Paarl is the 3rd European settlement in South Africa. The story of this town goes back to October 1657, when Abraham Gabbema, instructed by Jan van Riebeeck, left the Cape in search of cattle to be bartered from the Khoi who at the time moved further in land away from the coast. Gabbema wrote in his diary about the kloof “lying between the ‘Diamond’ and ‘Pearl’ Mountains”.
This was the first reference to the granite formations of Paarl glistening in the sun after a heavy night’s rain. The word pearl in Dutch is “parel”, hence the name of the town Paarl today.
Only 30 years later, in 1687, about 50 Dutch colonists settled in the valley to be followed, a year afterwards, by the French Huguenots. The establishment of a congregation and the building of the first church in Paarl in 1720 were the first signs of a brand new town. Back in the day, a town begin with the building of a church.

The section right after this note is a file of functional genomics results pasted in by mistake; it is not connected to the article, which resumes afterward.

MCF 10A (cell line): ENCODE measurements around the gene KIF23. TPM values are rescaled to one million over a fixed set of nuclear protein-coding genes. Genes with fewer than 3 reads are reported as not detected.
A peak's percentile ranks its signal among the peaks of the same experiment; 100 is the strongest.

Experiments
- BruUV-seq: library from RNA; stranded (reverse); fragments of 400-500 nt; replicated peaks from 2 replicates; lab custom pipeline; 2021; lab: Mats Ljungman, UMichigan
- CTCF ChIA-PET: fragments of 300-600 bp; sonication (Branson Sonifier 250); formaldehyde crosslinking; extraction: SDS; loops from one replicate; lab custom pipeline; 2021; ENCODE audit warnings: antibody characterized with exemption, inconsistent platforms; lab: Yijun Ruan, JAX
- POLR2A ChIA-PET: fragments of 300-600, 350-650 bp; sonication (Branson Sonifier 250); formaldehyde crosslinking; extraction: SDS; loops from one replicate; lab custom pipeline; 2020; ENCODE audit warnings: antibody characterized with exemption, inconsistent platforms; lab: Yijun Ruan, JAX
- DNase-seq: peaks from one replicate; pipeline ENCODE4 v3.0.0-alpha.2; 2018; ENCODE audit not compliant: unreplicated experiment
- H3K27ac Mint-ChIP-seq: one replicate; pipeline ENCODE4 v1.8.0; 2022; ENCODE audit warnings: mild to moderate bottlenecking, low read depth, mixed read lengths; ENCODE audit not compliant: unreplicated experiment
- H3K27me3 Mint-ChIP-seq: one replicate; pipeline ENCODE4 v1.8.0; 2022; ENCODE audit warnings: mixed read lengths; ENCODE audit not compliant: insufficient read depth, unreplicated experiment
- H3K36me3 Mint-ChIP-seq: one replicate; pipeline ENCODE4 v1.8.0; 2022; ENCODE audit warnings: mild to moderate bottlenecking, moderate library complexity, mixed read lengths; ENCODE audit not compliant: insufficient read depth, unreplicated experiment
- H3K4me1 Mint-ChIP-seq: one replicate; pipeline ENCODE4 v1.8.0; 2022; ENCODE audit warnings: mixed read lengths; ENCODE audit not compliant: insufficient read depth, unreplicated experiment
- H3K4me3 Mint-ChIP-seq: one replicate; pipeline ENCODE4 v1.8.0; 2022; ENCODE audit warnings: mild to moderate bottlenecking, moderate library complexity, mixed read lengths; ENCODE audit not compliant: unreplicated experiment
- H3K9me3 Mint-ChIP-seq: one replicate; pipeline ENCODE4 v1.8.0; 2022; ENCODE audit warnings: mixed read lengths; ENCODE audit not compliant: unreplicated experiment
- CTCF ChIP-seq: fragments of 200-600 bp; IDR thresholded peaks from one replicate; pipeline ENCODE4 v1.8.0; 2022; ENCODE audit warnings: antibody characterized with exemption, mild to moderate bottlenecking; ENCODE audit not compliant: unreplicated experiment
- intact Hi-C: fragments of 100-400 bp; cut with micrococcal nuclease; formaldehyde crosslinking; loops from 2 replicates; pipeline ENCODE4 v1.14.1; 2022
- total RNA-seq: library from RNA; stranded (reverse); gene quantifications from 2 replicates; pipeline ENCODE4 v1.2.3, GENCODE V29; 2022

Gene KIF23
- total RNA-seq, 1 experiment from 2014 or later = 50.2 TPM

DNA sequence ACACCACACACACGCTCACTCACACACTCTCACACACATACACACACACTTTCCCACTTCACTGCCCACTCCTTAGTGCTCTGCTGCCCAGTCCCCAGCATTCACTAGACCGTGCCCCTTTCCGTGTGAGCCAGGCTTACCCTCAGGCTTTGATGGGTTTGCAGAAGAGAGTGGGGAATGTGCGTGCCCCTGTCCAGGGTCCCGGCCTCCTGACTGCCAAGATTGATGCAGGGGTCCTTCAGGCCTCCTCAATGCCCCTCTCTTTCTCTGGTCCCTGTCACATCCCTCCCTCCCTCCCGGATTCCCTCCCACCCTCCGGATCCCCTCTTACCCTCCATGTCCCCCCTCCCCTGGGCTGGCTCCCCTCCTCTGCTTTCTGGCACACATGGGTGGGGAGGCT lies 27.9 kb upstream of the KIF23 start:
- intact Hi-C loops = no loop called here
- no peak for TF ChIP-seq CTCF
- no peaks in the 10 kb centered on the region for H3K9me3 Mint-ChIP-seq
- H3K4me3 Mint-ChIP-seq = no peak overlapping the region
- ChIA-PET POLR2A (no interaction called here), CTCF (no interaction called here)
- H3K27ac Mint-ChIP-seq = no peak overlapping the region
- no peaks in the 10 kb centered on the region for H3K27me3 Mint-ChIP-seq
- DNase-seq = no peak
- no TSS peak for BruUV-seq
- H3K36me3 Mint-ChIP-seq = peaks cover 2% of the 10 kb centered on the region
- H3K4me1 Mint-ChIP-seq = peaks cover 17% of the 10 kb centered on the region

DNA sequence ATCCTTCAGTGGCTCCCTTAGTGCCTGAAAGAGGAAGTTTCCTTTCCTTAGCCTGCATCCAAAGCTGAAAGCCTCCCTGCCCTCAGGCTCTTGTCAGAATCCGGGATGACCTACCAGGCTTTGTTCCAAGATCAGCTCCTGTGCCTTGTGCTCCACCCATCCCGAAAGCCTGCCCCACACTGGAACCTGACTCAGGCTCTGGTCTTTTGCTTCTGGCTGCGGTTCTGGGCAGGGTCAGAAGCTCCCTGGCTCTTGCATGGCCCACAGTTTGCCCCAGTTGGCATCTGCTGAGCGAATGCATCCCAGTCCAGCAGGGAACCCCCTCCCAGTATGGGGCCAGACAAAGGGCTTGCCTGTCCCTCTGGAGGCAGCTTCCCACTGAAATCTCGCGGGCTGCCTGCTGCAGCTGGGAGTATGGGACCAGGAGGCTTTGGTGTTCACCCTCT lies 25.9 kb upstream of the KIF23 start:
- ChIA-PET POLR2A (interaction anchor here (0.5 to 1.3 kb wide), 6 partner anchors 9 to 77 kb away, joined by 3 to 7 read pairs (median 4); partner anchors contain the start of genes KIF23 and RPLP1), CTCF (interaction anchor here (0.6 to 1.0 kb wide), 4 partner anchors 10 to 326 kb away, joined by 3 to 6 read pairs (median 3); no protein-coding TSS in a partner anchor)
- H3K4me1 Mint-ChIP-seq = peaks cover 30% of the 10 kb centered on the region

Paarl can boast with the oldest church still in use in the country: The “Strooidak Church” or Thatched Roof Church completed in 1805, on the site of the original building which had served the town for 77 years. The parsonage of the old church has been turned into the Oude Pastorie Museum and today Paarl Museum.
The Khoi and the San
They were the first people to utilize the Drakenstein area. What is known today as Paarl Mountain, used to be called Tortoise Mountain by the KhoiKhoi. The Berg River Valley formed the traditional border between the coastal KhoiKhoi (the Gorachoqua and the Goringhaiqua) and the Cochoqua. The latter group moved their cattle around the various grazing areas of the Berg River- and Drakenstein Valley. The Cochoqua was one of the richest and strongest of the Khoi tribes and had between 16 000 and 18 000 members. They were defeated during the second war between the colonists and KhoiKhoi and most of their livestock were taken. After the deaths of their leaders, the rest of the tribe dispersed. Some moved further inland and the rest started working for the colonists.
The people of Paarl are descendants of the Khoi-khoi and San, African-, and Eastern slaves, Dutch, French Huguenots, Jewish immigrants for Eastern Europe, Italian Prisoners of War and Xhosa migrant labourers.